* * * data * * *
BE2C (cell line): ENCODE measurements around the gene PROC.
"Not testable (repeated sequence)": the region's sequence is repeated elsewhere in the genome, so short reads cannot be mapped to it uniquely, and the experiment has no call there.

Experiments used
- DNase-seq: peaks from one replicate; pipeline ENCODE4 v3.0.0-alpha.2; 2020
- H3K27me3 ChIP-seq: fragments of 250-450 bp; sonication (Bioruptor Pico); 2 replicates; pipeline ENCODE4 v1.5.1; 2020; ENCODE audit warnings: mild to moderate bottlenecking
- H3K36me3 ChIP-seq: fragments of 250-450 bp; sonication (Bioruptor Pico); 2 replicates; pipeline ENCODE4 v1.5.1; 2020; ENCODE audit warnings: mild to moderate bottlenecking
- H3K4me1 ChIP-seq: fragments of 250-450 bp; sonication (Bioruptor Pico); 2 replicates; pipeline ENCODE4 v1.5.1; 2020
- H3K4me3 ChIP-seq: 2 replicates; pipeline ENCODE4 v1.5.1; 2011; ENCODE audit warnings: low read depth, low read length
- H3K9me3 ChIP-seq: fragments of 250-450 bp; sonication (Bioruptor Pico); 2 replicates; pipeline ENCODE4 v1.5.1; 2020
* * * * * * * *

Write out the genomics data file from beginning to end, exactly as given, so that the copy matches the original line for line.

BE2C (cell line): ENCODE measurements around the gene PROC.
"Not testable (repeated sequence)": the region's sequence is repeated elsewhere in the genome, so short reads cannot be mapped to it uniquely, and the experiment has no call there.

Experiments used
- DNase-seq: peaks from one replicate; pipeline ENCODE4 v3.0.0-alpha.2; 2020
- H3K27me3 ChIP-seq: fragments of 250-450 bp; sonication (Bioruptor Pico); 2 replicates; pipeline ENCODE4 v1.5.1; 2020; ENCODE audit warnings: mild to moderate bottlenecking
- H3K36me3 ChIP-seq: fragments of 250-450 bp; sonication (Bioruptor Pico); 2 replicates; pipeline ENCODE4 v1.5.1; 2020; ENCODE audit warnings: mild to moderate bottlenecking
- H3K4me1 ChIP-seq: fragments of 250-450 bp; sonication (Bioruptor Pico); 2 replicates; pipeline ENCODE4 v1.5.1; 2020
- H3K4me3 ChIP-seq: 2 replicates; pipeline ENCODE4 v1.5.1; 2011; ENCODE audit warnings: low read depth, low read length
- H3K9me3 ChIP-seq: fragments of 250-450 bp; sonication (Bioruptor Pico); 2 replicates; pipeline ENCODE4 v1.5.1; 2020